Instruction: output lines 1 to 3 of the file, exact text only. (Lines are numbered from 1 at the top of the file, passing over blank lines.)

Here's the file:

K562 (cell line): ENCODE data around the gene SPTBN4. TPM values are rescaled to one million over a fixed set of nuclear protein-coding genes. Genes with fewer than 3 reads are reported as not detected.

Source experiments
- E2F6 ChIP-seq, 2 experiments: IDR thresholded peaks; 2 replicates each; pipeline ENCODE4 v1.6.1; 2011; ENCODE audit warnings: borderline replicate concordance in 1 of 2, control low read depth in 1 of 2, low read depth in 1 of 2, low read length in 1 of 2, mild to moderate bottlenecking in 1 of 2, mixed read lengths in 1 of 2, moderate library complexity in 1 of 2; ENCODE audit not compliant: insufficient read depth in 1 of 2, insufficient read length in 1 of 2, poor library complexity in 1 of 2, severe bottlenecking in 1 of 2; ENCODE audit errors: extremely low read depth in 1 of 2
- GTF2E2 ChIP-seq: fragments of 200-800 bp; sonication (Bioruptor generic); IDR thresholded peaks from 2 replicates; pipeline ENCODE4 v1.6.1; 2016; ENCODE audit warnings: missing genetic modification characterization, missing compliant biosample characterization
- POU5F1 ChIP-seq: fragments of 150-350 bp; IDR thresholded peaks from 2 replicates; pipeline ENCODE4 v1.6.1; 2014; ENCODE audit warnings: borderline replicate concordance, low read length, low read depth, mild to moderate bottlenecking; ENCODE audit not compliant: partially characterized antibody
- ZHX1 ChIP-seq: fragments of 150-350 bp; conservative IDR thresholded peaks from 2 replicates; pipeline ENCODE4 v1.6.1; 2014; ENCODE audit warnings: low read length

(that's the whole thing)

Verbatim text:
K562 (cell line): ENCODE data around the gene SPTBN4. TPM values are rescaled to one million over a fixed set of nuclear protein-coding genes. Genes with fewer than 3 reads are reported as not detected.

Source experiments
- E2F6 ChIP-seq, 2 experiments: IDR thresholded peaks; 2 replicates each; pipeline ENCODE4 v1.6.1; 2011; ENCODE audit warnings: borderline replicate concordance in 1 of 2, control low read depth in 1 of 2, low read depth in 1 of 2, low read length in 1 of 2, mild to moderate bottlenecking in 1 of 2, mixed read lengths in 1 of 2, moderate library complexity in 1 of 2; ENCODE audit not compliant: insufficient read depth in 1 of 2, insufficient read length in 1 of 2, poor library complexity in 1 of 2, severe bottlenecking in 1 of 2; ENCODE audit errors: extremely low read depth in 1 of 2